Social insecurity

The theft of a laptop in Minneapolis with 268,000 Social Security numbers confirms the worst fears of privacy advocates who warned us against the growing use of your number as a national identification card.

“They said it was only going to be for the purpose of tracking your Social Security account, and then slowly and quietly it was used for driver’s license records, now you have to give it to your bank, all government agencies use it as the identification number, so the original promise that it was only going to be used for one purpose was one of the great lies to the American people.”

That was 1996, when Evan Hendricks of the Privacy Times newsletter warned us about the insidious nature of the practice.

Back then, the fear was the government’s 1996 Illegal Immigration and Reform Responsibility Act, which requires states to get Social Security numbers from applicants. But far from protecting citizens against illegal immigrants, the practice has led to a privacy sieve, not only by government, but private business.

That was Memorial Blood Center’s faux pax. The blood center, which is sending letters to people whose Social Security numbers were ripped off, but has posted nothing about the privacy breach on its Web site, used the number to identify whether people were eligible to give blood. There was a time when we had a better way of identifying ourselves. We’d give our names.

The American Red Cross, for the record, also requires a Social Security number for identification when donating a pint of your finest. But it says a driver’s license will do. A year ago, its donors suffered the same fate as those who donated through the Minneapolis blood center.

You’re not required to give your Social Security number to private businesses. But they’re not required to provide you with any service if you don’t.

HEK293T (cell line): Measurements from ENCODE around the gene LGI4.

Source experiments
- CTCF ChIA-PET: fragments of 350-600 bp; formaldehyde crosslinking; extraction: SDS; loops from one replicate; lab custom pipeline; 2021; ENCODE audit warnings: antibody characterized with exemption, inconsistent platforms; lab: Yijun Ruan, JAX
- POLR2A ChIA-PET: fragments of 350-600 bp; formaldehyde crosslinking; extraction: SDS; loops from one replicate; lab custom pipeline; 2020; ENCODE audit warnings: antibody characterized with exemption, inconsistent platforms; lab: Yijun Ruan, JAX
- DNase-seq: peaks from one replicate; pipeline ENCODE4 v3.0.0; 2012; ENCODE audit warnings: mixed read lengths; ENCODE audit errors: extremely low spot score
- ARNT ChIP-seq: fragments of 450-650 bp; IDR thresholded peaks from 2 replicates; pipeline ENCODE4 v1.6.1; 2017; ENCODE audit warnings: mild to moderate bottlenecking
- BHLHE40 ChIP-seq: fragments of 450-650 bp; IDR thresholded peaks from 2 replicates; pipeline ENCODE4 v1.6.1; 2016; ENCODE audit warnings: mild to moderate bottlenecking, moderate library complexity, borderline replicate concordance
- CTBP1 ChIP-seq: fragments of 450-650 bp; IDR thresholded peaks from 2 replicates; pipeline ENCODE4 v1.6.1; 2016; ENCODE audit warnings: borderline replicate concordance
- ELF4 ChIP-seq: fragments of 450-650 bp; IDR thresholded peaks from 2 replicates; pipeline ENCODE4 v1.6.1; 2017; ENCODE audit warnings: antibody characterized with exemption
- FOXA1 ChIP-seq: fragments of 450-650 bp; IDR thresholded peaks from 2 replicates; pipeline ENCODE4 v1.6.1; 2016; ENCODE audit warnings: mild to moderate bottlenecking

So far, only California has taken steps to significantly reduce the use of a Social Security number as a national ID card.

In the meantime, 268,000 of you are being asked to call your financial institution to head off the possibility your number will be used to access your accounts.

Guess what their first question will be?

  • Mike

    This isn’t the first time personal data has been stolen via a business agency. It’s time to close the vulnerability that has been created by businesses using our social security numbers. And it’s time to punish the hell out of lazy agencies that don’t have measures in place to keep our data private. Million dollar fines for first offenses.

  • http://www.emergentchaos.com/archives/2006/05/the_ssn_is_also_a_poor_id.html Dickens

    Maybe everyone has invested in systems that use SSN as an identifier. The linked article. Assuming the human race has infinite existence, and so far we’ve consumed 30% of all possible SSN’s, when will we run out of options.

  • Sylvia

    Lack of security for unique identifiers that exist for people (name and/or number) is the primary issue. Either bolster that (through huge penalties for lost/stolen information and forced corrective measures) or drop unique identifiers.

    I’m surprised more hasn’t been made over here of the huge information scandal in England. Per one news article: “Government says sorry after data on 25 million Britons disappears in internal mail.” Two computer disks that contained names, addresses, birthdates, national insurance numbers, bank account numbers for almost half the British population were dropped into internal government mail and never arrived. So they’re lost somewhere in processing. This is going to have repercussions for years. You don’t know where the information will end up and how it might be used when it resurfaces. Could it happen here? Of course. What a disaster.